Professor Jill Gross (Pace Law), comments on an unusual event in the world of FINRA arbitration.  (See FINRA Arbitrator Writes Explained Award To Create Precedent).

According to Gross,

[In a recent case], one arbitrator on a three-arbitrator panel in Tullis v. Ameriprise Fin. Serv.,  FINRA Arb. No. 16-01261, chose to add an explanation to the award, which his fellow panelists did not join.  The case was, at its core, about whether a brokerage firm’s recommendations to its customers (husband and wife of modest means) were suitable. The panel ultimately found that they were not, and awarded claimants the full amount of compensatory damages claimed –$191,772.00, plus post-award interest at 9%. …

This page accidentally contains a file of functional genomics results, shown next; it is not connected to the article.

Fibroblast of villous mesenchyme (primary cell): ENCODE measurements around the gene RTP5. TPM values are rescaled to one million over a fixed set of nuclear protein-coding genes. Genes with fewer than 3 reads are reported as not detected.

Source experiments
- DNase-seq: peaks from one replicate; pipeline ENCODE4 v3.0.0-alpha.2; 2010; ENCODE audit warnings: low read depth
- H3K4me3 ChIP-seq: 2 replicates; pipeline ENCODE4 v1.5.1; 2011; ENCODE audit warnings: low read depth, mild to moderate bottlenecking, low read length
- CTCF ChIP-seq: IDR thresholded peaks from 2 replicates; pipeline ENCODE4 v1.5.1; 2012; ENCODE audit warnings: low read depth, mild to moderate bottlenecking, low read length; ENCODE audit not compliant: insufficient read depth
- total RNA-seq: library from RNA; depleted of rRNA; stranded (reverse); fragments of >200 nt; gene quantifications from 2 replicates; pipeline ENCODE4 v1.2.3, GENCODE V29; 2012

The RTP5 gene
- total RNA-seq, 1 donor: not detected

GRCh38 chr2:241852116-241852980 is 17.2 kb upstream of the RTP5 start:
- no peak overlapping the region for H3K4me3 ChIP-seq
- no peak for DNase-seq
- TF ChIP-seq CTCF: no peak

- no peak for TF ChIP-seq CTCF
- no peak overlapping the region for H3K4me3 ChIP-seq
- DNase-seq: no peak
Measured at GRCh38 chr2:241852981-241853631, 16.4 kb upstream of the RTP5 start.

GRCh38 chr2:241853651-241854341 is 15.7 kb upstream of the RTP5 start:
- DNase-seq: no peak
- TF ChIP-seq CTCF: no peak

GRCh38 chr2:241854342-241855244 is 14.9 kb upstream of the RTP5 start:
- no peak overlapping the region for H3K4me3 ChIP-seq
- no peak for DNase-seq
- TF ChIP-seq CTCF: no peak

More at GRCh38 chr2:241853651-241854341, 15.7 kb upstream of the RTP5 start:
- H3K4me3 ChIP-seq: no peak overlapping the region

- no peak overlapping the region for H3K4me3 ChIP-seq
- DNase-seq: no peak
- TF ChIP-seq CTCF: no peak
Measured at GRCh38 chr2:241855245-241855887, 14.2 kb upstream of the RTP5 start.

After the majority’s brief explanation, Arbitrator Paul Meyer wrote:

While the parties did not request a reasoned decision, this Arbitrator considers that most decisions deserve to be explained in order to create a body of precedent unavailable now that most courts no longer have jurisdiction over most securities litigation. Hopefully, this decision may help contribute to that body of law.

He then wrote an explanation far longer than the brief explanation of the majority panelists, stating “[p]rior decisions, even though not binding, are seldom available because FINRA arbitrators are seldom compensated for writing well-reasoned decisions.”